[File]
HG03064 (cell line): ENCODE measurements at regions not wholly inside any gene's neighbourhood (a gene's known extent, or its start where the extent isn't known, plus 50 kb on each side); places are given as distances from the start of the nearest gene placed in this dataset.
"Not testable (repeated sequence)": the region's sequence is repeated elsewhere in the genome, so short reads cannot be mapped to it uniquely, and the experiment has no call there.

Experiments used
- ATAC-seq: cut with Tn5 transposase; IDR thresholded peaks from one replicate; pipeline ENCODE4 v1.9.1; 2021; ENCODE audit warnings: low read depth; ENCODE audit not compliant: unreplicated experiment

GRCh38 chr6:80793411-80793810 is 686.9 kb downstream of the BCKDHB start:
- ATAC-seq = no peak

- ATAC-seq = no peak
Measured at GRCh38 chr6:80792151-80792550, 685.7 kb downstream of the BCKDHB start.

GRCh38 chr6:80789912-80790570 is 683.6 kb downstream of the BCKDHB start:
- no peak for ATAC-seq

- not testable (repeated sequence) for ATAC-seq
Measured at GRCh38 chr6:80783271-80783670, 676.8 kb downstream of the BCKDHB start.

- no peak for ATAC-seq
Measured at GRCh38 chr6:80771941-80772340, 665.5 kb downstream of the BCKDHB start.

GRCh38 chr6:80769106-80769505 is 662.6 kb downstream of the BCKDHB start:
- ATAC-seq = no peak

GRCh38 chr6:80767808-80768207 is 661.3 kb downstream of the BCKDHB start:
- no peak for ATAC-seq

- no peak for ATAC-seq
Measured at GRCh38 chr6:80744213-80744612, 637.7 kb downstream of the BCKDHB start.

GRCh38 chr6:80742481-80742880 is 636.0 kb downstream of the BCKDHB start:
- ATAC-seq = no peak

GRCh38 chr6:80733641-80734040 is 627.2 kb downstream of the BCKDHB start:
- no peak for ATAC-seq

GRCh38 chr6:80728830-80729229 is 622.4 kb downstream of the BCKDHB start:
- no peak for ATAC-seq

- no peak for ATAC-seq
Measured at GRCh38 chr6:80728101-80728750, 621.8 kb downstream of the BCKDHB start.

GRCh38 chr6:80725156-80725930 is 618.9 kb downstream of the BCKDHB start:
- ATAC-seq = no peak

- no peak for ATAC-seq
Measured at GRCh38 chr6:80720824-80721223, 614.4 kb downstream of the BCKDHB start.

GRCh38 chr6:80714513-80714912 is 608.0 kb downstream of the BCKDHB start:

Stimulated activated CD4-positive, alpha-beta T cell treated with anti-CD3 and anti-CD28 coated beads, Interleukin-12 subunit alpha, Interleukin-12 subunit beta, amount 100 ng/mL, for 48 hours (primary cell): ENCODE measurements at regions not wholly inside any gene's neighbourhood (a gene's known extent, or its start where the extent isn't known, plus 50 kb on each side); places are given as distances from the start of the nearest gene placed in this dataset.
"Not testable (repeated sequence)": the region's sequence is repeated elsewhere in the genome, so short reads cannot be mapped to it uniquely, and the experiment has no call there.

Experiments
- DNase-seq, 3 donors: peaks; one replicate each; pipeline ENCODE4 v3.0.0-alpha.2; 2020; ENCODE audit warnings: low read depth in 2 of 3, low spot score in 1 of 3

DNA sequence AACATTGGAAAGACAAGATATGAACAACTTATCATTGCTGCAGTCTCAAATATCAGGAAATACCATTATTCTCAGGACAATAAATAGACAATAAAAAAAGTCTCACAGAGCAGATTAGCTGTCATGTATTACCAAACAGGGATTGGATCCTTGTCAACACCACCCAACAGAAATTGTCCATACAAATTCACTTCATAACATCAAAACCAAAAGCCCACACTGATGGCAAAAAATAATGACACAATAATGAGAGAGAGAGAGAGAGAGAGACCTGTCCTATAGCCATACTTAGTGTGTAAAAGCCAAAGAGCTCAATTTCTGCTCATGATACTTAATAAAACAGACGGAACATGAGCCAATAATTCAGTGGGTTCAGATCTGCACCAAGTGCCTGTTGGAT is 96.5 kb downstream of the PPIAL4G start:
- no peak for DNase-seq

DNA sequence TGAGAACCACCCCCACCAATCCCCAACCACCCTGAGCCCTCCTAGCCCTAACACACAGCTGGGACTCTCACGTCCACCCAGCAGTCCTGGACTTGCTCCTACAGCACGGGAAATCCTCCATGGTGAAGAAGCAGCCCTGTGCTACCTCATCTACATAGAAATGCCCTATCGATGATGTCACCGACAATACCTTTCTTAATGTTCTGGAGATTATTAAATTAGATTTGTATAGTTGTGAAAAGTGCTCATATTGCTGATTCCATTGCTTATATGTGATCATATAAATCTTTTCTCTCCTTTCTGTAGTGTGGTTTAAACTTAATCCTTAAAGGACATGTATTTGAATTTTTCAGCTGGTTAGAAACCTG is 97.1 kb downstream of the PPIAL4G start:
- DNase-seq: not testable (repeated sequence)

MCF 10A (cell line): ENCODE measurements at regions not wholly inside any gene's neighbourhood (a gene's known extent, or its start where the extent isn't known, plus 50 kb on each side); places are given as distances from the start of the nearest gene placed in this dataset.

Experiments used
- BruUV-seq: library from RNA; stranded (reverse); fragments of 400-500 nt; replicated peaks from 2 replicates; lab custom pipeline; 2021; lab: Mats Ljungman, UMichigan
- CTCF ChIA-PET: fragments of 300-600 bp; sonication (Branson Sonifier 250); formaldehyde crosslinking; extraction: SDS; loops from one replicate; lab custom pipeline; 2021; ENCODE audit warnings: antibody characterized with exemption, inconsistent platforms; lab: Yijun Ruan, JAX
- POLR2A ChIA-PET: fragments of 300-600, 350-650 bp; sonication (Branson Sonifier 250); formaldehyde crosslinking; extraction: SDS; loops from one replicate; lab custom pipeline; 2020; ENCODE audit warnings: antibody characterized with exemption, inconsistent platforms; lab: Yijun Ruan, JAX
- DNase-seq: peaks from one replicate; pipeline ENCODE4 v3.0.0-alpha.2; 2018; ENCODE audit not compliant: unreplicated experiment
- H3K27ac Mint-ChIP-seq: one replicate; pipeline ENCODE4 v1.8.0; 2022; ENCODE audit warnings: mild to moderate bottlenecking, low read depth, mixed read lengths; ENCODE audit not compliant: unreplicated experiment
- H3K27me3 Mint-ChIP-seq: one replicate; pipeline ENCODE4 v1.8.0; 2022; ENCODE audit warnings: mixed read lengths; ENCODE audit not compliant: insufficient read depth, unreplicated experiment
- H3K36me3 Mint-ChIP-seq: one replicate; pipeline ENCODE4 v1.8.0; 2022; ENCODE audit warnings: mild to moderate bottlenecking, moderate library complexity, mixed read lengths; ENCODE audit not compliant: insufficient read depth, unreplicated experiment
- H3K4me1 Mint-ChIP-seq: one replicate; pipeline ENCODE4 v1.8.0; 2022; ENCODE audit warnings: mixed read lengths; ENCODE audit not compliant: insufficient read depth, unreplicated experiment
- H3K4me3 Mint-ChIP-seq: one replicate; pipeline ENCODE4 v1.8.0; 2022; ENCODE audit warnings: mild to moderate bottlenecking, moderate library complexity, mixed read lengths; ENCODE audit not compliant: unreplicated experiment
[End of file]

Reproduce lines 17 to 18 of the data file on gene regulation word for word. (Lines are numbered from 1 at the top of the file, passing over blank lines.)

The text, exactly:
GRCh38 chr6:80767808-80768207 is 661.3 kb downstream of the BCKDHB start:
- no peak for ATAC-seq